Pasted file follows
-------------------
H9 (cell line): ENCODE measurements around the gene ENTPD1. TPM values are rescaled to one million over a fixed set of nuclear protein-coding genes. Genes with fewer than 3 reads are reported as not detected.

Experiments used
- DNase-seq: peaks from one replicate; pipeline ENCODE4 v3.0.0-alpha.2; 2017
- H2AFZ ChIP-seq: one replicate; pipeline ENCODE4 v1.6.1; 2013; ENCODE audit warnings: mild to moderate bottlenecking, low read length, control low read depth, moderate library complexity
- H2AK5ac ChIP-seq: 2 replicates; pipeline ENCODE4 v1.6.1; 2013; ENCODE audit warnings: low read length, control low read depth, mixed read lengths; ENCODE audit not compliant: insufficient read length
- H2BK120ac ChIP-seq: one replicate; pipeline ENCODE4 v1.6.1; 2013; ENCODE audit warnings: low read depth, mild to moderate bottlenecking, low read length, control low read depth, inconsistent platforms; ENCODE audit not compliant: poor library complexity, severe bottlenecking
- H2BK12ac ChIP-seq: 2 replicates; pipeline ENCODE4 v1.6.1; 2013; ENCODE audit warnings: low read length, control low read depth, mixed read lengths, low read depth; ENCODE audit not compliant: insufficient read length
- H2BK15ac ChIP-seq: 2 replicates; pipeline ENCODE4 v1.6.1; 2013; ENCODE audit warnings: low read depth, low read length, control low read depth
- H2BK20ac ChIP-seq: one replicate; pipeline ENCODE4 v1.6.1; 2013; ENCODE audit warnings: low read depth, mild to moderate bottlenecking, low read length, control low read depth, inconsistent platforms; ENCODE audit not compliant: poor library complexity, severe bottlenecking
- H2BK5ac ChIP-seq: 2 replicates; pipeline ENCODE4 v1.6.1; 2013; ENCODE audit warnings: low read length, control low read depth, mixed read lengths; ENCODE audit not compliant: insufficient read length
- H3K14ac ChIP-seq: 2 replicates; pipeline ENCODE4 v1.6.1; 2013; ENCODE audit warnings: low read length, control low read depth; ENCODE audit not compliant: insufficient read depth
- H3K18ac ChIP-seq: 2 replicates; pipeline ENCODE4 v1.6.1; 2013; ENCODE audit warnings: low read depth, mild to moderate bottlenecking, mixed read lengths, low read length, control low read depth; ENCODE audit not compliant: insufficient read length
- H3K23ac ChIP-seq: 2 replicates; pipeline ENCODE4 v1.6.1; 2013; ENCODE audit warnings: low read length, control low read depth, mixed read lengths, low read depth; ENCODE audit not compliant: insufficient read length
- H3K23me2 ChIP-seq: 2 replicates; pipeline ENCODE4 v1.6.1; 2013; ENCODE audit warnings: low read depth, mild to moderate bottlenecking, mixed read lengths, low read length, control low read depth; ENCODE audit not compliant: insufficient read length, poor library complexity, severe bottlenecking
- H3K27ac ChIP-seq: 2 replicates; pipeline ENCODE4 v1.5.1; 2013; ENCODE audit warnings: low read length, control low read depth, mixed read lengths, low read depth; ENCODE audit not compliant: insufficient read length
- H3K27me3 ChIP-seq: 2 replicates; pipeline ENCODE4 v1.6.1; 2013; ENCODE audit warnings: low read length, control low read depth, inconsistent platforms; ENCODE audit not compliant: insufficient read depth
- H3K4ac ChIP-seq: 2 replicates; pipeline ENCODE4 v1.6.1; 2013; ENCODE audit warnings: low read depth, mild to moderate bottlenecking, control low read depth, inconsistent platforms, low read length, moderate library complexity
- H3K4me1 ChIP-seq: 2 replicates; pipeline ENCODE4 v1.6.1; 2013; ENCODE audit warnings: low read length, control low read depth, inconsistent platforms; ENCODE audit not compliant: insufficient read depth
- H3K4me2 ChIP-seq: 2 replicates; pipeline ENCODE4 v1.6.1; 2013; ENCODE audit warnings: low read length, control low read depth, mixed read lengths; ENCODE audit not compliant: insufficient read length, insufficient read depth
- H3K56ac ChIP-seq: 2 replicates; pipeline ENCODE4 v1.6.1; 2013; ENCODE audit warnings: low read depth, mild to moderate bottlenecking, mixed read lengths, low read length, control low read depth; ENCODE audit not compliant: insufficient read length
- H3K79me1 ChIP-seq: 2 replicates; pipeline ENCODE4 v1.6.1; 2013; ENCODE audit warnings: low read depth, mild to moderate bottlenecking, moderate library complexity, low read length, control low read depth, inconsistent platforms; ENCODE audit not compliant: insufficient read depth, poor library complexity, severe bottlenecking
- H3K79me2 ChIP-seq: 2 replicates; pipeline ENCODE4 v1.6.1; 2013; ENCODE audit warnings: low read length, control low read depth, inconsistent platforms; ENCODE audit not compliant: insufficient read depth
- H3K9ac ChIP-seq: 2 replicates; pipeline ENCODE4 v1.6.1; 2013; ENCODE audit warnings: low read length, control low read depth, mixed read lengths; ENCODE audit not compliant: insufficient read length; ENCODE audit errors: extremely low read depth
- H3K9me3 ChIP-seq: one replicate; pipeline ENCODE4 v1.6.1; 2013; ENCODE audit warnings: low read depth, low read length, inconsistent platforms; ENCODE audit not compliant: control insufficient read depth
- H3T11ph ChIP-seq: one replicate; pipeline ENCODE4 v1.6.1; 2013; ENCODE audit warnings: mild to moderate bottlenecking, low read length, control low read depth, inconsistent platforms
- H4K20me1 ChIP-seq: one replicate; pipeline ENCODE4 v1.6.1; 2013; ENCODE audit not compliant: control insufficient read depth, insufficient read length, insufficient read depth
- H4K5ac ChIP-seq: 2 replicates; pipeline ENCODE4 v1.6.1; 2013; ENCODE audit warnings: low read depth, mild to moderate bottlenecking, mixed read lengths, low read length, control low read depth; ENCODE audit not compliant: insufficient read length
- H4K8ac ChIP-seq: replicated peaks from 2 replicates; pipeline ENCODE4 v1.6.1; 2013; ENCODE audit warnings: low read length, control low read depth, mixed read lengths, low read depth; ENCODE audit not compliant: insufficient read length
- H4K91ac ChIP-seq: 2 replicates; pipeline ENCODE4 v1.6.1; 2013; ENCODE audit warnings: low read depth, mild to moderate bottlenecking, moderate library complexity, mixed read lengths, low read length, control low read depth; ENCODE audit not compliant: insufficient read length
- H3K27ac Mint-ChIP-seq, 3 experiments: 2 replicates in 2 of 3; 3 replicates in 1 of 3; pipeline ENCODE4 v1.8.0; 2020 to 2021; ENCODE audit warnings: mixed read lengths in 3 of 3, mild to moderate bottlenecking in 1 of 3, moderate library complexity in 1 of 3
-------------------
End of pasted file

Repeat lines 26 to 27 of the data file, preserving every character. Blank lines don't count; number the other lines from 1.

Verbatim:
- H4K20me1 ChIP-seq: one replicate; pipeline ENCODE4 v1.6.1; 2013; ENCODE audit not compliant: control insufficient read depth, insufficient read length, insufficient read depth
- H4K5ac ChIP-seq: 2 replicates; pipeline ENCODE4 v1.6.1; 2013; ENCODE audit warnings: low read depth, mild to moderate bottlenecking, mixed read lengths, low read length, control low read depth; ENCODE audit not compliant: insufficient read length